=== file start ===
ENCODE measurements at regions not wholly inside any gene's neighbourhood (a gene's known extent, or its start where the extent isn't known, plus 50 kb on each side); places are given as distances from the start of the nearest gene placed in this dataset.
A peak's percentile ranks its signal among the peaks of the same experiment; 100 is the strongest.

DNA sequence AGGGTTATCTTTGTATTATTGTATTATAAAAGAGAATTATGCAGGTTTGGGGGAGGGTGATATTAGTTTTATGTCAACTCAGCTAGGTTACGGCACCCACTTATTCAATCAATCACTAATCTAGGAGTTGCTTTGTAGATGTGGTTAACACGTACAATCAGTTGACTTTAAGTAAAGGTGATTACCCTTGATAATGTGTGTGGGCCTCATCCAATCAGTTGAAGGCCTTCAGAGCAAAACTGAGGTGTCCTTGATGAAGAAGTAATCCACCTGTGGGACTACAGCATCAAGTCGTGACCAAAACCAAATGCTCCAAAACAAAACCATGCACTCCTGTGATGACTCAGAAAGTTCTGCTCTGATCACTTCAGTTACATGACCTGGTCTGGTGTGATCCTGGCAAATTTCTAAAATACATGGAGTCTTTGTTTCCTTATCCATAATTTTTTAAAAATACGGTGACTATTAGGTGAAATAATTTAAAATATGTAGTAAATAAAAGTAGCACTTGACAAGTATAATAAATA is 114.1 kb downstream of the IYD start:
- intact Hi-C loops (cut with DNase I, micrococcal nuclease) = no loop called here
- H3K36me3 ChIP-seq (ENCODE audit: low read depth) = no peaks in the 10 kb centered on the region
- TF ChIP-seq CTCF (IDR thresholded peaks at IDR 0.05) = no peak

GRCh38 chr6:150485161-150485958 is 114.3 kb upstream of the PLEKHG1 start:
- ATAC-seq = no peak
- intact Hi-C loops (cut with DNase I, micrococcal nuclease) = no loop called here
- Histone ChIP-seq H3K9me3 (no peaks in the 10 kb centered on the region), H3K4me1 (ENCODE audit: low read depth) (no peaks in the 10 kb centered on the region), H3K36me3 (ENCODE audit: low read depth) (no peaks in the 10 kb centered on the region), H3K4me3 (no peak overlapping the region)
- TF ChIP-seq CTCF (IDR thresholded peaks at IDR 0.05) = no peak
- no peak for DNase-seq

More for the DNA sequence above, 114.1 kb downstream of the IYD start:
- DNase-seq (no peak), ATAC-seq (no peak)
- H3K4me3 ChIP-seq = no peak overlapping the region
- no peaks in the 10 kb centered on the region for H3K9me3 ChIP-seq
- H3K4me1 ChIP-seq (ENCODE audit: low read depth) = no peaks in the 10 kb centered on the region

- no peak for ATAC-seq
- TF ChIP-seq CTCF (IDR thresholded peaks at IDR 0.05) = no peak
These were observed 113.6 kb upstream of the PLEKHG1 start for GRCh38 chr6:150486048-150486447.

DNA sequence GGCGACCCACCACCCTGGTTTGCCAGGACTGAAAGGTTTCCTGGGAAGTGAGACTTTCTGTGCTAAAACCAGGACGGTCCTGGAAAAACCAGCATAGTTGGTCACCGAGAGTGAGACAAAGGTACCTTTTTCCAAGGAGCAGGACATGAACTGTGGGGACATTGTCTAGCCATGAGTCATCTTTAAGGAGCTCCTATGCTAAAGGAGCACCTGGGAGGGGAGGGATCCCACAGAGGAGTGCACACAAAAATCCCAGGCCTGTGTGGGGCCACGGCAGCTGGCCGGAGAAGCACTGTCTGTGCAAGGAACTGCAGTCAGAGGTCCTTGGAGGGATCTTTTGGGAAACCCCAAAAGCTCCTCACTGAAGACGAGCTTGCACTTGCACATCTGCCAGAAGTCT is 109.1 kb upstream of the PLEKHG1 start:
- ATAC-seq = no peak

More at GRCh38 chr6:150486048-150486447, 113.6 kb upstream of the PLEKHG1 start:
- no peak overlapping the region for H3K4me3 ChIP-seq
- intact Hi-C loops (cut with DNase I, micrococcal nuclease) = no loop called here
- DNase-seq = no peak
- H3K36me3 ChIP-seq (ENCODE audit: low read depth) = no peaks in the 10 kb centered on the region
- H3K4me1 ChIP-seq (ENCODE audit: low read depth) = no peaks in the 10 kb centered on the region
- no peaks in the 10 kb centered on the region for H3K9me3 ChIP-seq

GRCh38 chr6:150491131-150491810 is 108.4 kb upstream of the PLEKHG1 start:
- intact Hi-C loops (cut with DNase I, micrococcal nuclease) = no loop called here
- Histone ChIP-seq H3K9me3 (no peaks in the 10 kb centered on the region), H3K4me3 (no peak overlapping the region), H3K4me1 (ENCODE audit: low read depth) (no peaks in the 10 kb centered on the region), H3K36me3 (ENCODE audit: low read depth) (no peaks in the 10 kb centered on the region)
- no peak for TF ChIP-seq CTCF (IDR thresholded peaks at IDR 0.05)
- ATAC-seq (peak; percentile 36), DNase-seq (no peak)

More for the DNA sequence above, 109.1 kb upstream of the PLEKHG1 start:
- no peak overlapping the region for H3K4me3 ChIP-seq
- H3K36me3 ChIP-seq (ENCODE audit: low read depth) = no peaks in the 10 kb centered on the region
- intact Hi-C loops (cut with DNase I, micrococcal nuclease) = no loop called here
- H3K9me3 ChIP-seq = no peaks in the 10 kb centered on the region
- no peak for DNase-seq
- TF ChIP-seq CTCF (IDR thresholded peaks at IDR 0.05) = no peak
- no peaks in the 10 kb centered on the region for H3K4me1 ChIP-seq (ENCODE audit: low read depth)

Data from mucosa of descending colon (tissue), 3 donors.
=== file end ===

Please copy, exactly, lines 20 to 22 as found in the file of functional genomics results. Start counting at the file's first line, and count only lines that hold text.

These were observed 113.6 kb upstream of the PLEKHG1 start for GRCh38 chr6:150486048-150486447.

DNA sequence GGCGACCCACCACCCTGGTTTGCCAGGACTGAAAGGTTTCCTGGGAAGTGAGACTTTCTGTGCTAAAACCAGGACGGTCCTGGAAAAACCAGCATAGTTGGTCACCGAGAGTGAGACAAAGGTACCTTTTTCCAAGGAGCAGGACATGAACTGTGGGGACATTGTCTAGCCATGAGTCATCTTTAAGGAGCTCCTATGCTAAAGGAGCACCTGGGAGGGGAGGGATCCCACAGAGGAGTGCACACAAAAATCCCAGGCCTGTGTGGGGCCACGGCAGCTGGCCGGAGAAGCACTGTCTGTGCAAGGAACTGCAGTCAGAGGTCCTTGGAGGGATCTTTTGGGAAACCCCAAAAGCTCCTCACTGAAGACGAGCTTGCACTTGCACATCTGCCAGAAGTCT is 109.1 kb upstream of the PLEKHG1 start:
- ATAC-seq = no peak